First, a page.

Also called St. Barnaby’s thistle and yellow cockspur, the yellow star thistle’s long tap root keeps it going while other plants around it die from lack of water. In Europe where the plant is indigenous, it is held in check by other plants that have co-evolved with it and by herbivores, the enemies of yellow star thistle. However, that’s not the case in the United States.

 

Since it was introduced to America in the early part of the 20th Century, the yellow star thistle has spread faster than a California wildfire and now covers some 15 million acres, just in this state alone. It is also considered a noxious, invasive weed in 35 other states. But the honeybees don’t care as long as there are enough of those yellow blooms to get them through the dog days of summer.

 

 

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Twelve Reasons to Grow Your Own Food

Author: Meera, May 20, 2014

Doctors tell us we should eat fruits and vegetables for our health. Fresh is best. For more reasons to grow your own food, read on.

 

1. Enjoy Superior Flavor and Higher Nutritional Value

The flavor of produce that travels from your edible garden to your plate is far superior to that of store-bought varieties. Even before fresh produce reaches the bins of your local store, the fruits and vegetables must be picked, sorted, crated, and transported from suppliers t0 supermarkets and grocery stores. Time spent in transporting and storage can diminish food flavors and nutrient values.

 

2. Keep It Pesticide-Free

Go organic. Choose alternative methods (companion planting and organic sprays, for example) to treat garden pests and plant diseases. Organic farming starts with nourishing the soil, which in turn, nourishes the plants that nourishes a healthy body. Organically grown fruits and vegetables picked fresh, immediately prepared, and served are nutritionally superior than their commercially grown and stored counterparts.

 

3. Safeguard Your Health

Avoid the cancer-causing agents and toxic chemicals in pesticides that are commonly used on many commercially grown food products.

 

 

Herbs in a pot for use in the kitchen

Don’t have space for a garden? Herbs can be grown in a pot for use in the kitchen

 

 

4. Cultivate Plant Diversity; Preserve History

Grow varieties of the vegetables and fruits you love. Or, choose cultivars that might have grown in your grandmother’s garden–a nod to preserving history. Or, plant varieties that have fallen out of favor, are unusual, or are even rare.

 

5. Lower Your Food Bill

Grow your own edibles and preserve them for later consumption (like freezing spring peas for a fall or winter meal). Preserving the bounty by drying or freezing or canning can reduce your grocery bills. Another cost and time saver is to grow hard-to-find varieties of heirloom herbs, vegetables, or fruits instead of tracking down sources for those items.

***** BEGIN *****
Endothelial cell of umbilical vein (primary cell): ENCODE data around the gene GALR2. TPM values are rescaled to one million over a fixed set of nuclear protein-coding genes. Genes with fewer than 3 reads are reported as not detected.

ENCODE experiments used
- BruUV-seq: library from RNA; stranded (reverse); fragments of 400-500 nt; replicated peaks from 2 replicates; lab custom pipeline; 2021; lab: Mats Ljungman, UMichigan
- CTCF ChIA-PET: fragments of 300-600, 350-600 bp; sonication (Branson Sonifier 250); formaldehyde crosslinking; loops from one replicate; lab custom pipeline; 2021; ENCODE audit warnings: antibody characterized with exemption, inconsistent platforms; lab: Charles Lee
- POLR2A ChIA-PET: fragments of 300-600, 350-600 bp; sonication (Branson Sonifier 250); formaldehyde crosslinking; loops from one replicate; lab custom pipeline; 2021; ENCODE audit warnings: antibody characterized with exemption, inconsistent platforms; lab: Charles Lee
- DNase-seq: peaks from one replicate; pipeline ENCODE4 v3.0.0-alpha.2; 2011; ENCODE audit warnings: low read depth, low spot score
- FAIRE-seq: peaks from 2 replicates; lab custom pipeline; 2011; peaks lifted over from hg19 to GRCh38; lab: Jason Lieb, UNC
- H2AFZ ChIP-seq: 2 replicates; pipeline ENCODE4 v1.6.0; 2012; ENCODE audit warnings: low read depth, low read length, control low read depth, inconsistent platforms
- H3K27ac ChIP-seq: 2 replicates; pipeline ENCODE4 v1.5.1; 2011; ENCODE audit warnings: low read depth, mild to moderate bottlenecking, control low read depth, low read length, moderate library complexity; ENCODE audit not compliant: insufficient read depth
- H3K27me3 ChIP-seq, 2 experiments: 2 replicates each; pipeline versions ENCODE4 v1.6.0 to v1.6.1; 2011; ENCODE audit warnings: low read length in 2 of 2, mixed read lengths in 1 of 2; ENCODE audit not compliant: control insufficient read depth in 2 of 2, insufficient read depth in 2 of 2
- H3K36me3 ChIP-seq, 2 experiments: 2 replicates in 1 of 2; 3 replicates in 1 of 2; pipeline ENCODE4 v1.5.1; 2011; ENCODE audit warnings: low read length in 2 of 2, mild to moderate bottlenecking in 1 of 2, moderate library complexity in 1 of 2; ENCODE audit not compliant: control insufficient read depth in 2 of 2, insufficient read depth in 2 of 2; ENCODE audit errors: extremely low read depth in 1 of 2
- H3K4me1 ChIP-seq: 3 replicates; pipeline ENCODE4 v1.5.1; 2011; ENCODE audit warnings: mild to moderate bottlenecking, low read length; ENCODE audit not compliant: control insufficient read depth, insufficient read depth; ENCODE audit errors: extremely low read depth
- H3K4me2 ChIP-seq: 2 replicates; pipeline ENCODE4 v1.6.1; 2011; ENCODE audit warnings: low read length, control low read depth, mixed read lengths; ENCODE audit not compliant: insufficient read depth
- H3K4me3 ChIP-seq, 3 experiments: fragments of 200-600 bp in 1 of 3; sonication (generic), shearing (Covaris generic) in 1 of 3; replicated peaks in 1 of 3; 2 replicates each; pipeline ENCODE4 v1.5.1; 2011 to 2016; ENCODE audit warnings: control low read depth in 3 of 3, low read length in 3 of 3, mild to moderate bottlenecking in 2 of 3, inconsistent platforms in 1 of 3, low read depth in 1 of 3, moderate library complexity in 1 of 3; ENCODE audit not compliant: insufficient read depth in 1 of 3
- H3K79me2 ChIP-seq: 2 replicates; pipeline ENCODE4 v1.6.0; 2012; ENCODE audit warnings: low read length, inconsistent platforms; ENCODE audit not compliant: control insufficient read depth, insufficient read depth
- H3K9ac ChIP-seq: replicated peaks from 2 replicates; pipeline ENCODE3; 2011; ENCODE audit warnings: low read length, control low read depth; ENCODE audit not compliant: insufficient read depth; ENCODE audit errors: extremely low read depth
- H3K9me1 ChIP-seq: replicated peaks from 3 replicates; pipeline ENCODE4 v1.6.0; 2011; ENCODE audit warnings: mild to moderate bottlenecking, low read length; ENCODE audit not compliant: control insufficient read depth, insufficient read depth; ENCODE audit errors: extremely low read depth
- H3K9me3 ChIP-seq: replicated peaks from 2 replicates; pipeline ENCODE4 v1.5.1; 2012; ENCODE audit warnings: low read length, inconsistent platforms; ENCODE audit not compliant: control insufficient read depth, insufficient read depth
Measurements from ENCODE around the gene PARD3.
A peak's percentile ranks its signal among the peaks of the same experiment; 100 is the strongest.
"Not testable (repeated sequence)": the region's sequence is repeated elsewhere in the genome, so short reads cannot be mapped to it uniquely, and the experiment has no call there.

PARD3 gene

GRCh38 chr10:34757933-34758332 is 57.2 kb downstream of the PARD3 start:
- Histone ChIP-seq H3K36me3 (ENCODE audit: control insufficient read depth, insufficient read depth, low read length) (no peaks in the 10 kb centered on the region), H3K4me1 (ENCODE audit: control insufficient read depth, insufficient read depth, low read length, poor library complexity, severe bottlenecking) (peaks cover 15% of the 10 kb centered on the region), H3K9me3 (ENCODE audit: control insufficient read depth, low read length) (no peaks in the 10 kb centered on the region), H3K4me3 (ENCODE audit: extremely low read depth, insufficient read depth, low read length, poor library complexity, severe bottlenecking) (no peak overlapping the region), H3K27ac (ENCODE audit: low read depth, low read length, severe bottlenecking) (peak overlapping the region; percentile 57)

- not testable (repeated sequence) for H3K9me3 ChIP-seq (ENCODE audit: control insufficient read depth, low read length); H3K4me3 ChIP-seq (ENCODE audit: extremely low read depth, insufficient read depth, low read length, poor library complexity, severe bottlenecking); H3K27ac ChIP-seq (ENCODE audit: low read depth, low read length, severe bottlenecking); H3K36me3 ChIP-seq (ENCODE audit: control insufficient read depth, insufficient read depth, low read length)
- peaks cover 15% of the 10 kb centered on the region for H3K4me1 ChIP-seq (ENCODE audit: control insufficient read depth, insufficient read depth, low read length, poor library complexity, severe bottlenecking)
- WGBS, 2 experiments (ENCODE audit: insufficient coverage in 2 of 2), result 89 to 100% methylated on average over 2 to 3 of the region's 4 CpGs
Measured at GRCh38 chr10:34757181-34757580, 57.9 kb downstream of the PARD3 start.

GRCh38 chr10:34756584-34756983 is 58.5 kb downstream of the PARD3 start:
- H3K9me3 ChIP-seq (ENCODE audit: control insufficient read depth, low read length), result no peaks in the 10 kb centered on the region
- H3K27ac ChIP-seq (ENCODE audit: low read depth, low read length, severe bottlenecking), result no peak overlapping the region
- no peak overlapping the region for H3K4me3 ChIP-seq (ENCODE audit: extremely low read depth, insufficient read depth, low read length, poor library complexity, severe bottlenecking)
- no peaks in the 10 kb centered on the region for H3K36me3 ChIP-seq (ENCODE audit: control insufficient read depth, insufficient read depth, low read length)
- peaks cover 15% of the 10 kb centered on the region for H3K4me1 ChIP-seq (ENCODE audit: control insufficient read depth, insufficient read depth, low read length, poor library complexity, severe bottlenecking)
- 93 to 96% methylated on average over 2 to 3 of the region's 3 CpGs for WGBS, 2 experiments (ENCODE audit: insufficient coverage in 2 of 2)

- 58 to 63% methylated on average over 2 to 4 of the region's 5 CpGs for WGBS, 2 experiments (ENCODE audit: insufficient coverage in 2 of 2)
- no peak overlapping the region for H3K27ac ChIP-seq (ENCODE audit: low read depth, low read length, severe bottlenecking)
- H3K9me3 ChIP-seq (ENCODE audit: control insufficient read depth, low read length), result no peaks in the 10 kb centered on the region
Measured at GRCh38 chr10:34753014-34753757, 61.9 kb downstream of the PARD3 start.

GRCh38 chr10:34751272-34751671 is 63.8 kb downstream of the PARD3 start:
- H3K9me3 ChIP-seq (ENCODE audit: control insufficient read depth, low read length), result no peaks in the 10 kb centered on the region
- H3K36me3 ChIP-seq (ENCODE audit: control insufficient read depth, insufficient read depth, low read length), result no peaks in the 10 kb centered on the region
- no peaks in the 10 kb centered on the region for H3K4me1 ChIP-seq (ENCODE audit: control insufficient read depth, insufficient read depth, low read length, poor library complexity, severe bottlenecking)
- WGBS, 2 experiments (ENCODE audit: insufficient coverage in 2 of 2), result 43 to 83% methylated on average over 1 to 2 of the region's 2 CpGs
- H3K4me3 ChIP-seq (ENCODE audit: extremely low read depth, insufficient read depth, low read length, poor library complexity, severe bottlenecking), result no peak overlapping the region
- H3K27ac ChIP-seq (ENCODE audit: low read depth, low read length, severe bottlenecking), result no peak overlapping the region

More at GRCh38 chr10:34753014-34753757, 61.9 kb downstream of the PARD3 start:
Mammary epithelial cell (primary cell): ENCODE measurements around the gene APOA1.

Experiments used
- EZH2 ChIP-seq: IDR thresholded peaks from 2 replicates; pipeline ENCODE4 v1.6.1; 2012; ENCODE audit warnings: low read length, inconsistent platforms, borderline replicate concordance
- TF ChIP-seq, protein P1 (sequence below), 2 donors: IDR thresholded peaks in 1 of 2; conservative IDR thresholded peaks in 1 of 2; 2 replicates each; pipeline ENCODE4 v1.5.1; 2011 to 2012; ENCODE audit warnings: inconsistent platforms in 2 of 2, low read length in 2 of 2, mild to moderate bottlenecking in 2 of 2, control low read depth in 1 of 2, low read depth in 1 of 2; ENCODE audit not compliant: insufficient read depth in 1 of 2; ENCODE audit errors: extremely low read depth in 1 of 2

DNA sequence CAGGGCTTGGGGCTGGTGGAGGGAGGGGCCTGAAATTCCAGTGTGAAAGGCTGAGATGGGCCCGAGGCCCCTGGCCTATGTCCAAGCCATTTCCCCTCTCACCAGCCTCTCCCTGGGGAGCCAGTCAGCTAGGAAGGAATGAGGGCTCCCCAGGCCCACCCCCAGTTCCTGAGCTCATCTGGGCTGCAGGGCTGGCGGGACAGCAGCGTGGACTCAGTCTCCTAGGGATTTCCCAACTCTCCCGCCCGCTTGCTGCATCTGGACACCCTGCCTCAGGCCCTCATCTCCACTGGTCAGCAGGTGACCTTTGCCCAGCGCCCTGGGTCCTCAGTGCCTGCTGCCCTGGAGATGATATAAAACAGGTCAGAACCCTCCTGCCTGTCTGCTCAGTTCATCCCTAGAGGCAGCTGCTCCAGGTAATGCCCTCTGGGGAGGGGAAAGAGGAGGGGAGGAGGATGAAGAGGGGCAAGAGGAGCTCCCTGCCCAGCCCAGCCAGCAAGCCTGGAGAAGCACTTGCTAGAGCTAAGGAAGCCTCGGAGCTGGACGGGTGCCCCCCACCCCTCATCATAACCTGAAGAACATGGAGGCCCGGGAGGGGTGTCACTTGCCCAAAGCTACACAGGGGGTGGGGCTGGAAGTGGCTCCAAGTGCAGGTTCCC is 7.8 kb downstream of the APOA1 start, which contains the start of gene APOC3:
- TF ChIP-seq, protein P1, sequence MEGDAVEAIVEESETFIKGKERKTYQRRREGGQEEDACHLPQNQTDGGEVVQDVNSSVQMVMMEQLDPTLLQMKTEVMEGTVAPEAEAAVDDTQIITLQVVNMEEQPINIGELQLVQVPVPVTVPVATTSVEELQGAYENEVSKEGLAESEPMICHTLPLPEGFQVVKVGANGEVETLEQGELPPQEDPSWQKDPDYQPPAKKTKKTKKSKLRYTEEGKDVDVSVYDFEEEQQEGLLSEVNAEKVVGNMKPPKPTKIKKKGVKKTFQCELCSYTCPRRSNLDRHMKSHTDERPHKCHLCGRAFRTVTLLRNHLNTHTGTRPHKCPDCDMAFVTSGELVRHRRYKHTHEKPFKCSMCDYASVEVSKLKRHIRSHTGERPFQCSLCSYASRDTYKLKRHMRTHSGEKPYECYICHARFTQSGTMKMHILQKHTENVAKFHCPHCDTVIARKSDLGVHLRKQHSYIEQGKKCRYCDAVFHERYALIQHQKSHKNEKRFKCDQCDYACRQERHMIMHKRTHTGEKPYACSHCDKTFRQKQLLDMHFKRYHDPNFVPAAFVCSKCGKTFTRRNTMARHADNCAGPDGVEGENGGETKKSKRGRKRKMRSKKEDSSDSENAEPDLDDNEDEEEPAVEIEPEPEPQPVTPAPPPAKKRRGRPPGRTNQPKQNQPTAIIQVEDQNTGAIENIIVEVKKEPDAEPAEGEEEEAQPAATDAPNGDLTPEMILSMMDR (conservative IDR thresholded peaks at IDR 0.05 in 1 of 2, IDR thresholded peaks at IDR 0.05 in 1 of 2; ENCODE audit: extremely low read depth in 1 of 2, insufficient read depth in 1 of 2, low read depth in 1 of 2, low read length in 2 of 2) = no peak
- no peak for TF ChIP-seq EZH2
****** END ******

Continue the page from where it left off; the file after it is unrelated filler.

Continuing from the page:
6. Expand Your Knowledge of Plants

Understanding the seed-to-harvest cycle in nature fosters deep appreciation for ecology and the environment and contributes to your knowledge about various plants’ needs for nutrients, water, light, and temperature. You also learn about treatment options for garden-variety pests and plant diseases. This wealth of information can be shared with younger generations who will inherit the responsibility of caring for the planet.

 

7. Get Exercise

You can still work out, albeit in the garden in the fresh air rather than in an indoors gym. Think about all the exercise you’ll get digging, planting, shoveling, watering, weeding, and composting. Gardening provides plenty of solid exercise and rejuvenates a weary spirit.

 

 

 

A healthy garden visually delights

A healthy garden, such as this one interplanted with roses,  visually delights its visitors

 

 

 

8. Reduce Your Stress

Time spent in a garden is restorative: it nourishes your spirit and reduces stress levels. In fact, just a few moments of deep breathing and thinking about birdsong, sunshine, fresh air, and healthy plants all around you–nature in all its splendor–can generate a positive mental attitude.

 

9. Alleviate Concerns about Food Safety and Quality

You know the quality of the food you bring from your edible garden to the table.  You want the superior freshness, flavor, and food quality for your loved ones. The chances for food-borne illnesses of the kind that strike Americans every year and are often investigated by the Centers for Disease Control (CDC) are vastly diminished when you grow organic edibles and eat them as fresh as possible.

 

10. Preserve Our Planet’s Diversity

Choose seeds that are open-pollinated, non-GMO (genetically modified organism; the result of scientists engineering or modifying the genetic material of food plants). It may come as no surprise that the health of our nation has declined with the demise of small family farms even as there’s been a rise in the number of supermarkets and expansion of modern agribusiness. It’s no wonder people everywhere are getting behind buy-local, keep-it-local movements; participating in farmers’ markets, and engaging in urban homesteading where self-reliance is paramount.